Irish Independent account of the ‘first shots’ of the War of Independence – Irish Independent 24th. January 2019
IN connection with the shooting of Constables McDonnell and O’Connell at Soloheadbeg, Tipperary, Patrick Gorman, labourer, Churchfield, Donohill, about four miles from Tipperary, was arrested yesterday evening. Another man was arrested at Dundrum, but his name has not transpired.
A sensational story of the occurrence was that by Patrick Flynn, a workman in the employment of the Co Council, and Edmond Godfrey, at an inquest held in the military barracks in Tipperary yesterday afternoon by Dr PT Morrissey, Coroner.
From the evidence it was quite apparent that the attacking party must have been numbered at least eight men, but whether the constables were shot dead from behind a ditch or attempted to use their rifles when the masked men jumped out on the road and shouted “hands up” was not explained.
The statement of the two witnesses were of the most confusing character and threw very little light on the tragedy.
Both of them seemed to be in a dazed condition. When pressed to explain how the attack took place, and the men left after the shooting, the witness Flynn fainted and had to be medically attended.
It is no exaggeration to say that the shooting of the two constables has aroused widespread indignation in the town and district of Tipperary.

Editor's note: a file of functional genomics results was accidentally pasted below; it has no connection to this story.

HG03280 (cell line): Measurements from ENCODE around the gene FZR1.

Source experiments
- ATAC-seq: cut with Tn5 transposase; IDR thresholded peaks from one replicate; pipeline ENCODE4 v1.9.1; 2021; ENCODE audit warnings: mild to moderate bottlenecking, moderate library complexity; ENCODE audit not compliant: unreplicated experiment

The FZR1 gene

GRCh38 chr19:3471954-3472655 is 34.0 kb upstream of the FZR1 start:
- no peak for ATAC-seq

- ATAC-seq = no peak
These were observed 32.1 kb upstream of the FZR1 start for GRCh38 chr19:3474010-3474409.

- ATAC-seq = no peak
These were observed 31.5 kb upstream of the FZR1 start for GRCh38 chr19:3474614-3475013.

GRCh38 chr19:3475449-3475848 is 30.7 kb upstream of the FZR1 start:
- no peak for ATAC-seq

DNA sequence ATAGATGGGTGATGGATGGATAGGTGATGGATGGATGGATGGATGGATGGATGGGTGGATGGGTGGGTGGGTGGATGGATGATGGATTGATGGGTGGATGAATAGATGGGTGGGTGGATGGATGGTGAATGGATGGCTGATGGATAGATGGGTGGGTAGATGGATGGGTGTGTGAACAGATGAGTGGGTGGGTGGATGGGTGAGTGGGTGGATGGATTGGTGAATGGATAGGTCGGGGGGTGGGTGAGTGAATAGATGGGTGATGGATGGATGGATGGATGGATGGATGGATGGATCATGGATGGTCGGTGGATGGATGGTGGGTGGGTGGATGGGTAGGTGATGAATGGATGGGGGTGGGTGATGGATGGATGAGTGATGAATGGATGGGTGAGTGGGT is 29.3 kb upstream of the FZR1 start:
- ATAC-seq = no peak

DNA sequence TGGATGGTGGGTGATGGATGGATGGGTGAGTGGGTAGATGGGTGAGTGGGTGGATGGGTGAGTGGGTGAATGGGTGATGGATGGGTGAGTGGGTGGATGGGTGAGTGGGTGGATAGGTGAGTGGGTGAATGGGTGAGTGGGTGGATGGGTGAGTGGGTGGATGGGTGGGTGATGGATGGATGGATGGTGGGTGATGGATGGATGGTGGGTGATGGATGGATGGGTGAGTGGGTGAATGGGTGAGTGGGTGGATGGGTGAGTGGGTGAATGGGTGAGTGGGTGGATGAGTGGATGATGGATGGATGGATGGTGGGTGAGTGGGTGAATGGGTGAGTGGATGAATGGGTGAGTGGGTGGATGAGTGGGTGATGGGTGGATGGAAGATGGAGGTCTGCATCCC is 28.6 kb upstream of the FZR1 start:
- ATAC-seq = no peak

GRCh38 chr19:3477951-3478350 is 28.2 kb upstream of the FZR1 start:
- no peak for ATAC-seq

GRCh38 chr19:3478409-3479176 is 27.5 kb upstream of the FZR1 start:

Both constables were popular, and neither was connected with any recent political prosecutions in the county. It is feared that the full rigours of martial law will be enforced at any moment, paralysing business and upsetting fairs and markets. Military and police reinforcements are expected in Tipperary during the next few days.
The remains of Constable O’Connell were removed last evening by motor to his native place at Coachford, Co Cork. The internment of Constable O’Connell, who leaves five young children, will take place in Tipperary tomorrow.
The jury at yesterday’s inquest, of which Mr Matthew O’Dwyer was foreman, found that the two constables were shot dead by masked men at Soloheadbeg. The first witness called was Patrick Flynn. He told how the previous day about 10 o’clock he called at the military barracks in Tipperary, accompanied by Edmond Godfrey. The two constables acted as an escort, and were armed with carbines, which were loaded. They were given 160lbs of gelignite and 30 electric detonators. They placed the gelignite, which was in three packages, and the detonators in the car. The gelignite was to be used at Soloheadbeg Quarry.
About 150 yards from the quarry, at Ryan’s Gate Constable McDonnell got off the car and witness then walked between the two constables behind the car, McDonnell being on his left and O’Connell on his right. They walked in this way for 20 or 30 yards until they came to another gateway on the left-hand side of the road.
“At this point a crowd of masked men – I cannot say where they came from – rushed on to the road and shouted ‘hands up’. They had revolvers in their hand and their faces were covered in cloth. I took a couple of paces to the right of the car in front of Constable O’Connell. I then heard a report of shots, but I don’t know whether it came from the rifles or revolvers. I cannot say how many reports, but they all seemed to come together.”
“Had you your hands up?” asked the Coroner. “I could not say,” was the answer. “The whole thing was confusing. When I looked around the two constables were lying on the ground on the side of the road. One of the masked men then led the horse away.”
The Coroner- Did they do anything to you. -No